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Fairfax County honors St. Timothy volunteers after Centreville fire

First slide

When tragedy strikes, it takes a village to help make things right. When 137 residents of the Forest Glen Senior Apartments in Centreville were displaced after a May 2 fire caused more than $10 million in damages, several agencies from the American Red Cross to small nonprofits pitched in to help the seniors.

The agencies were recognized by the Fairfax County Board of Supervisors at the Fairfax Government Center in Fairfax July 31. The St. Vincent de Paul chapter at St. Timothy Church in Chantilly, and the parish Knights of Columbus were among those recognized.

They recognition was “a resolution to recognize the appropriate jurisdictions, agencies, organizations and entities for their service during and subsequent to the simultaneous fires on May 2 in Fairfax County.” The resolution was put forward by Chairman Sharon Bulova and Supervisor Kathy L. Smith.

“The community came together in such an incredible way on May 2,” said Smith. “We have an incredible spreadsheet of many of the people who donated. In addition to the county agencies that assisted, numerous nonprofits provided services to the residents. St. Vincent de Paul and Knights of Columbus from St. Timothy assisted in organizing donations.”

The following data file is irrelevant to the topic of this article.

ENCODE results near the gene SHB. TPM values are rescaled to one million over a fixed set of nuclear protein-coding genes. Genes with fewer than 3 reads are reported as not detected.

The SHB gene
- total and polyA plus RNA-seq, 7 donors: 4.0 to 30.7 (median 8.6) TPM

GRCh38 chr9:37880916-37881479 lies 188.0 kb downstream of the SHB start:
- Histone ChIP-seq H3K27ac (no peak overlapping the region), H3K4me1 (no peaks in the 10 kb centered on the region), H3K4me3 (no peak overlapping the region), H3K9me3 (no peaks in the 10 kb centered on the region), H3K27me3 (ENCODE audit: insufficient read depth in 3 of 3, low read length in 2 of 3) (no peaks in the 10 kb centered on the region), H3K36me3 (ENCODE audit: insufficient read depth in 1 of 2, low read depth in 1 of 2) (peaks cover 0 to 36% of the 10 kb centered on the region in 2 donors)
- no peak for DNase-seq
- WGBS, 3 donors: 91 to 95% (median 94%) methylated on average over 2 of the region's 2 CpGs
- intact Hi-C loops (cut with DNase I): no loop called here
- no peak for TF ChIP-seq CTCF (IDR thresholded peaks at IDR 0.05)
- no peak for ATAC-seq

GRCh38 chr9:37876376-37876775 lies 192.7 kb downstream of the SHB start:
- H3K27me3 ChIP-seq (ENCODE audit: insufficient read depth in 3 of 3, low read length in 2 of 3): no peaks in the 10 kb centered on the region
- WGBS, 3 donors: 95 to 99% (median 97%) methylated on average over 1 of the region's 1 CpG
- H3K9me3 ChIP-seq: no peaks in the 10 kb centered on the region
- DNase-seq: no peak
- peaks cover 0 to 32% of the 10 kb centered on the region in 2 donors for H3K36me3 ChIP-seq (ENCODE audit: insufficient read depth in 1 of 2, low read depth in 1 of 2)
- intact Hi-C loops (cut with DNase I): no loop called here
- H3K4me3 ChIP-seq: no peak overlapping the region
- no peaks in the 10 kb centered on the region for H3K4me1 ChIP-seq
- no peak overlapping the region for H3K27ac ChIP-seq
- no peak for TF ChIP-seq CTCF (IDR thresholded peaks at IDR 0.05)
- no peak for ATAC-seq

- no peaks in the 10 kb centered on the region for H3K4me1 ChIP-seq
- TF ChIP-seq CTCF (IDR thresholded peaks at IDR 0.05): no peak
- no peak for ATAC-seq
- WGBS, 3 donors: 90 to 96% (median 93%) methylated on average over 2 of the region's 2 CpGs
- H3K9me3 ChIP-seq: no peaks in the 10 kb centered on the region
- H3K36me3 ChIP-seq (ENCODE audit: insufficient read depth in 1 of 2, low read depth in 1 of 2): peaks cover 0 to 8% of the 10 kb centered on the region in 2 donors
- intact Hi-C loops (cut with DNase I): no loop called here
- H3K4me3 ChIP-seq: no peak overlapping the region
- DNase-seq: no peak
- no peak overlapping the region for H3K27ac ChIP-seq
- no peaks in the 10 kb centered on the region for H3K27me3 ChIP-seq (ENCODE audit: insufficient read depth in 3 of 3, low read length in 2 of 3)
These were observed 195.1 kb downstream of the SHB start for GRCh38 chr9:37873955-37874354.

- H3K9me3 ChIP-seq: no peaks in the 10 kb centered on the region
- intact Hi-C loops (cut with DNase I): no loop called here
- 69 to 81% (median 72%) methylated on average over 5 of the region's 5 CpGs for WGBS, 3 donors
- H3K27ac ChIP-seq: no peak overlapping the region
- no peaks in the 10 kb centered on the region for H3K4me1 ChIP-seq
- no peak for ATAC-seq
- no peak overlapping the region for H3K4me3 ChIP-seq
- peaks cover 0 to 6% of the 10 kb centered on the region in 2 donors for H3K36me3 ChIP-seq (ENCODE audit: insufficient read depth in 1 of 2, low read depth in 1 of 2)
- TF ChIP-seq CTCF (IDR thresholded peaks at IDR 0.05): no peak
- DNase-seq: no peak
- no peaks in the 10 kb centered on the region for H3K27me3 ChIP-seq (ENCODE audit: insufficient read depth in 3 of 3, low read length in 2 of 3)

Since the fire, the groups have not stopped helping, according to Robert Iannotta, deputy grand knight. “The seniors have been dispersed all over the county,” said Iannotta. “It is a culture shock. There’s been a lot of hand-holding to get them settled.”

The Knights and St. Vincent de Paul chapter are providing furnishings, security deposits, rent, and other necessities. “We try to track them, do home visits and stay in touch with them on a personal level,” said Charlene Unterkofler, coordinator of senior relief services for St. Vincent de Paul.

She said there was an influx of people at the beginning who needed help. “They were in hotels and we helped them get into a new apartment,” she said. “The people we are hearing from now are the relatives to help choose the best place for the seniors.”

When asked what it meant to be recognized by the Board of Supervisors, both Unterkofler and Iannotta said they are doing what Jesus would do. 

“It was nice to be recognized and be one of the many people in the room,” said Unterkofler. “It’s humbling, not so much individual pride or glory but being part of this huge effort and touching lives; so it brought a lot of that back. It’s a beautiful feeling to be involved in this, especially for people in the Christian community. We feel called to this. It’s very rewarding.”

© Arlington Catholic Herald 2018